“They didn’t know any English, we were using a translator to communicate, but they still treated me as if I were a member of the family. This shows how different the country actually is, in comparison with the stereotypes that are placed upon it.”

Patricia Nogueira and School kids huddled in a school

Patricia visiting a Turkish school in 2017 [Patricia Nogueira]

After she arrived from Turkey, she started planning her next trips. She wanted to continue her project and extend her explorations. There was far too much left to say. She then applied to intern in a project in Mozambique, for a marketing company and was accepted.

Once again, Patricia explained how she had heard, throughout her life, that Mozambique was a dangerous place and how everyone again told her not to go alone this time around. But she wanted to demystify these myths by herself.

“Mozambique wasn’t like that at all, and I wanted to keep showing that to people” explained Patricia. Nonetheless, although Patricia’s experiences regarding safety were, luckily, always positive, the concerns of those who worried about her were not without reason.

In December 2018, the brutal murder of Grace Millane, a British backpacker, who was visiting New Zealand, shocked the world and reminded us that a more globalised world also brings its dangers, especially as a young traveller.

“There are still a lot of issues when you’re a girl travelling. […] In order to stay safe, I make sure I know where I’m going, and which paths I’m going to take. You can’t just choose any path, you need to be careful,” said Patricia.

Instagram post by Patricia Nogueira on how to travel green

Patricia’s tips on how to travel ‘green’ are available on the project’s Instagram page. [Instagram:  À do mundo]

Since the À do Mundo project began she has now visited more than ten countries, from South Africa to Denmark, to Mozambique, amongst many others. Her reporting is raw and truthful, but also rather engaging and creative.

These are some of the characteristics that normally grip her readers: “When you write something and post it somewhere, it’s for someone to read, but I never thought it would have such a positive impact.”

“Readers say they like my writing and that sometimes they’re not expecting a country to be the way I reported it, or the way I experienced it. Sometimes I even end up debating several subjects with them, which makes me really happy,” Patricia tells me.

Alongside her Facebook page, Patricia has now created an Instagram account, in which she shares tips on being environmentally friendly whilst travelling and various reports on stories and people she finds interesting. The tips were very well received, and Patricia receives a lot of messages from curious followers who’d like to lead a more ‘green’ lifestyle.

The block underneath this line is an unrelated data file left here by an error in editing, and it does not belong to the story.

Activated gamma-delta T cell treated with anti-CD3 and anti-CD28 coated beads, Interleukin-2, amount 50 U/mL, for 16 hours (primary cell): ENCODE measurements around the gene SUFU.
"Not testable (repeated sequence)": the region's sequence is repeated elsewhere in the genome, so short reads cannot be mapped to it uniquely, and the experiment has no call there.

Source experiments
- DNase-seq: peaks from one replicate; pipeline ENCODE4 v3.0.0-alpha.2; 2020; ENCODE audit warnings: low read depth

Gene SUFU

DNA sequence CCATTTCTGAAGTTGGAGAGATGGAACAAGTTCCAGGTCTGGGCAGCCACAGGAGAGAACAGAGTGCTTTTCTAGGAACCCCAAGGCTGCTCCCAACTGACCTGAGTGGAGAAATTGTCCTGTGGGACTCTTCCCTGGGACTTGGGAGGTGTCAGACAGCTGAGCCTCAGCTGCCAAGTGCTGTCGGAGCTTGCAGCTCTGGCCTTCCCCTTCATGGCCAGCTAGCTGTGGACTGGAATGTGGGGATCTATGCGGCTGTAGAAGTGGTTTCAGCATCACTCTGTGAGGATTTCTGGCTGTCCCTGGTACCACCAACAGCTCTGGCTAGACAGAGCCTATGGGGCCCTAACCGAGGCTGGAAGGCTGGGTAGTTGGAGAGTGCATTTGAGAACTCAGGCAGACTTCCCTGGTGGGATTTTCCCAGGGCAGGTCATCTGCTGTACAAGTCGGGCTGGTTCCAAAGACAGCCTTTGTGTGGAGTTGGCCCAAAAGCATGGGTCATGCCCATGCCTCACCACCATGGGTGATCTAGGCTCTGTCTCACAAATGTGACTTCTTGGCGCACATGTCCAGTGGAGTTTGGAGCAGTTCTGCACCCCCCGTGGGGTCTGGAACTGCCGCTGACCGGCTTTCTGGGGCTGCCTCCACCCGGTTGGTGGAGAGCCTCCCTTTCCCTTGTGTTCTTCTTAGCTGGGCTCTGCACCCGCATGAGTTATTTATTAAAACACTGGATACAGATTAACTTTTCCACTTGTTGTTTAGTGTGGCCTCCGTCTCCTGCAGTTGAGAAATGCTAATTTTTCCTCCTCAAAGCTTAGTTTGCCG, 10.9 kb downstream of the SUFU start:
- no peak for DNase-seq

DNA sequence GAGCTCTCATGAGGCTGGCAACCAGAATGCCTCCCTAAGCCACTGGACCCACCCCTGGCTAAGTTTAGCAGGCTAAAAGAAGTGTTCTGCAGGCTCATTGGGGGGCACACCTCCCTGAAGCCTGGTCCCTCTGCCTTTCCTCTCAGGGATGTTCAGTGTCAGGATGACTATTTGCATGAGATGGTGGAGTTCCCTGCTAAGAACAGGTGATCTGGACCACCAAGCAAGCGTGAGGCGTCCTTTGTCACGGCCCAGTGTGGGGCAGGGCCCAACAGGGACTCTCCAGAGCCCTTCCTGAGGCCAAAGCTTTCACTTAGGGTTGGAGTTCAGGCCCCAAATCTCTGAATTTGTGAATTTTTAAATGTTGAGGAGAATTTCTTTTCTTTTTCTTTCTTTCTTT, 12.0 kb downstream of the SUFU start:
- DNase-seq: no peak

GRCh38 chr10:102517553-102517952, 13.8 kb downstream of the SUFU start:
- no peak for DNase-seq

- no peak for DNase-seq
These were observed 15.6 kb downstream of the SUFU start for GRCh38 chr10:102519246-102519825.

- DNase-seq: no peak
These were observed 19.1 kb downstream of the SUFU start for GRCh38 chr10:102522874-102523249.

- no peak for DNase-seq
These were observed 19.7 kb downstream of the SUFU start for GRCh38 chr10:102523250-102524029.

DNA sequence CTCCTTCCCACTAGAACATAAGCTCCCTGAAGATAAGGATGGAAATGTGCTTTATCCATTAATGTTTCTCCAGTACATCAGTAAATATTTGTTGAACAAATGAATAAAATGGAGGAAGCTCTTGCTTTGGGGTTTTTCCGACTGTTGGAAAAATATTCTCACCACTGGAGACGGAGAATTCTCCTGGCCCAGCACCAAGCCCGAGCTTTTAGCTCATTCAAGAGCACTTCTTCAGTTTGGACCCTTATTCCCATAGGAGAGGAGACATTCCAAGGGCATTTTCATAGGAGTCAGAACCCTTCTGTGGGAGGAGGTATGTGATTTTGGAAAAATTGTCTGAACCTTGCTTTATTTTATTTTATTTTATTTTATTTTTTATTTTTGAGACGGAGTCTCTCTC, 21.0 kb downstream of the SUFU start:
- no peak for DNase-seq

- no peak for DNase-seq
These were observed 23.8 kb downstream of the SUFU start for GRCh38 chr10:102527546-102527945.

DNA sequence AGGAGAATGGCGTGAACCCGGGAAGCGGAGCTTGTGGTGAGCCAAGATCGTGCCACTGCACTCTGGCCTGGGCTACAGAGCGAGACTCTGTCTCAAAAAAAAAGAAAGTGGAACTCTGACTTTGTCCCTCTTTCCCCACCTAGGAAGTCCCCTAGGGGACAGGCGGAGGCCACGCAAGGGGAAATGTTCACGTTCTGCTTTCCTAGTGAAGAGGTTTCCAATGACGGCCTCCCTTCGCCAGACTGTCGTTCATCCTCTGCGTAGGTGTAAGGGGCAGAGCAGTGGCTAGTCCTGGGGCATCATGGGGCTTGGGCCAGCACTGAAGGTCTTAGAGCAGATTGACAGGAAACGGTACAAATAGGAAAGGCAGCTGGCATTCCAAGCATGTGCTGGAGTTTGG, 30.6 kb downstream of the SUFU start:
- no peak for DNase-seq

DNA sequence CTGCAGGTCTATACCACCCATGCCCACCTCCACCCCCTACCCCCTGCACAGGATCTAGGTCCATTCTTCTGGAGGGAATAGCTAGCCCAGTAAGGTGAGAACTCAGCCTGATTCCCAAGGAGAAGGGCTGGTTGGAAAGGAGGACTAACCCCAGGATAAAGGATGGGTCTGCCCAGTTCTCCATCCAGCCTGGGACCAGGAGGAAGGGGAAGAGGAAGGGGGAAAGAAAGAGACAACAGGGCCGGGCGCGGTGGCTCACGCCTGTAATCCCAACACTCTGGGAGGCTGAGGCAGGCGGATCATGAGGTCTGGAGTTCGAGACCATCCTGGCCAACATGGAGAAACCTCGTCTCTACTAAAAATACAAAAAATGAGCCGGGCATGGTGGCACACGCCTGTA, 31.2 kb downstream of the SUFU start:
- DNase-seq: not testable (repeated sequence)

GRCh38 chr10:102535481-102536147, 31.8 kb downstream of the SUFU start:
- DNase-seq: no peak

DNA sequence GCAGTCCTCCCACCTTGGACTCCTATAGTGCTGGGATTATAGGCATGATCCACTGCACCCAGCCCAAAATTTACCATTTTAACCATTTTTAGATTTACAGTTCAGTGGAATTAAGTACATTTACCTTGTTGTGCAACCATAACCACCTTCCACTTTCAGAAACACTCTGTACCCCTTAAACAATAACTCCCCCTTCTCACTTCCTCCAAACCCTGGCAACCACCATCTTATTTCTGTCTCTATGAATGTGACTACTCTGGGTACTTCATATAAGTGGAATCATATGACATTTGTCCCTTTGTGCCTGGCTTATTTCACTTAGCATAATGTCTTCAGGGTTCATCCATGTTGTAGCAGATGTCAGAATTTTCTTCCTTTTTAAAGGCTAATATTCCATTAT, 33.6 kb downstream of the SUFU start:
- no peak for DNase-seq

Another myth Patricia wants to demystify is the idea that travelling is expensive. She believes that that’s what makes the majority of those who’d like to travel someday to give up on the idea, as they fear they won’t be able to afford it. Especially given the current traveller Youtuber/Instagrammer culture which has been spreading throughout the last few years.

“I don’t think travelling is expensive, you just need to grab the opportunities that come your way”, she explained. “Some Youtubers and Instagrammers tend to imply that to travel you need to stay at fancy hotels, eat at incredibly expensive restaurants, etc. […]  then they take pictures which are edited to the extreme to illustrate that lifestyle, and this ultimately ends up making travelling seem more expensive than it actually is.”

With her project, she hopes to change the perspective of those who read her work, step by step, whilst showing that travelling can open the minds and hearts of anyone who’s keen on exploring the dissonances the world can offer: “There are people who think differently than us, but that doesn’t mean they’re wrong, we can all coexist.”

“People always tell me, ‘Oh do you really think you’re going to change the world?’, but I think that by doing these things for myself, people will end up noticing. I’d never thought I’d have people following this project, listening to what I have to say, so maybe I’m already doing some good.”




You can follow Patricia’s adventures on Facebook and Instagram.

All images courtesy of Patricia Nogueira.

Related posts

From science to fantasy, Bride is a refreshing turn for author Ali Hazelwood

4 Mins read
Known for the contemporary romcoms set in academia, her new book brings a surprising love story between supernatural beings

The mystical world of London’s council estates

2 Mins read
Through her dreamy yet familiar images, Gianna Fiore documents the nostalgia of growing up in London’s social housing.

Oil giant v Sicilian heritage: A battle for environmental justice

5 Mins read
What does GreenPeace climate litigation in Sicily symbolise for the younger generation?